Ladies and gentlemen who have purchased a new Apple Mac, take backups.
If I could offer you only one piece of advice for the future, taking backups would be it.
The long term benefits of taking backups have been proven by scientists, whereas the rest of my advice has no basis more reliable than my own meandering experience.
I will dispense this advice… now:
Time Machine is built in to OS X and works both with external hard drives and Time Capsules (over wifi or ethernet). It will unobtrusively back up all your changes and will save your arse when your mac breaks / gets stolen / gets run over by a bus / etc. Use it!
If you are thinking of buying a Mac, do buy it with AppleCare – or go out and get it right now if you didn’t. Your Mac will then be kept working for 3 years, by which point you’ll most likely want to swap it for a new one anyway. I can’t recommend this highly enough, especially for laptops which do seem to be prone to hard disk failures (amongst other things). I know it’s not cheap but if something breaks, you will definitely get your money’s worth!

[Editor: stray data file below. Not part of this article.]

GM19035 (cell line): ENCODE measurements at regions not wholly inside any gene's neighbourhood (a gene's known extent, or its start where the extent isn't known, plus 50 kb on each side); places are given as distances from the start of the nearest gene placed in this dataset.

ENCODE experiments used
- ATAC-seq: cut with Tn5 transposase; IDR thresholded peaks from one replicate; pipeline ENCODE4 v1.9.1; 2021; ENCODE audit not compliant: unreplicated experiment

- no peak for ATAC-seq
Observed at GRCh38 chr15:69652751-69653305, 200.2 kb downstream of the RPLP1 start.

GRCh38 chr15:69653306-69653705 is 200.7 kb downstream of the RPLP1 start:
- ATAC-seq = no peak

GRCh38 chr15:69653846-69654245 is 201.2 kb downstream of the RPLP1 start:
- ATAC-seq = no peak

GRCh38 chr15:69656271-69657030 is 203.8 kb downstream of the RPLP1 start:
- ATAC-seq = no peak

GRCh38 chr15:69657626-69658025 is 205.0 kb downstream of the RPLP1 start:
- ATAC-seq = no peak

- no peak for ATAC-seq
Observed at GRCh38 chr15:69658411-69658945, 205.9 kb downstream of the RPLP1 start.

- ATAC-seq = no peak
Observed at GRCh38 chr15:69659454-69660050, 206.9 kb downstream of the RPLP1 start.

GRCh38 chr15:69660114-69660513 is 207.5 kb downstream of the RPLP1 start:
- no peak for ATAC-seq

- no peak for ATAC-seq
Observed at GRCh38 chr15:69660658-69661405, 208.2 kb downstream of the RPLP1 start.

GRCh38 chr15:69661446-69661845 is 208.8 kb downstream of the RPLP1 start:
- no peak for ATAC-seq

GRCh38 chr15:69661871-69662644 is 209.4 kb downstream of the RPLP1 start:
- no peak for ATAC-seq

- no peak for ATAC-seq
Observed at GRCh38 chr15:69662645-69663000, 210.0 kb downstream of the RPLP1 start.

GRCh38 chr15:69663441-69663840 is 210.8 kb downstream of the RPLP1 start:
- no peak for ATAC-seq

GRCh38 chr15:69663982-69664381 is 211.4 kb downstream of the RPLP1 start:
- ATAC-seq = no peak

Spotlight is how I launch pretty much all my apps, rather than searching through start menus or anything else. Just hit Apple key + Space Bar and up pops the search window. Also useful for finding misplaced documents, emails, contacts and other things – but I mainly use it for starting apps.
Quick Look means never having to open a file to see what’s in it. Just hit the Space Bar with a file selected in Finder and it pops open a handy preview.
System Preferences if you’re trying to work out how to change settings on your mac, this is the place to start.
If you have a laptop, then two finger scrolling on web pages is your friend. I miss this a lot when using a PC. Remember you can plug any USB mouse in and have that work, so if you have an old mouse that you really like, you can still use it.
This is my one security tip: set up an Administrator account and make the account you use a Standard account. This means whenever apps want to install or doing anything out of the ordinary they need to ask your permission first. This makes your computer much safer against any nasty software. Talking of which, I don’t recommend running any Anti-virus programs – surprising but true! I don’t run any and never have on the Mac. There may come a time in the future where that’s not the case, but right now I’ve never seen or heard of any Mac malware that didn’t need to ask your permission to stuff your computer up first. So just exercise caution when you download and install applications and you should be fine.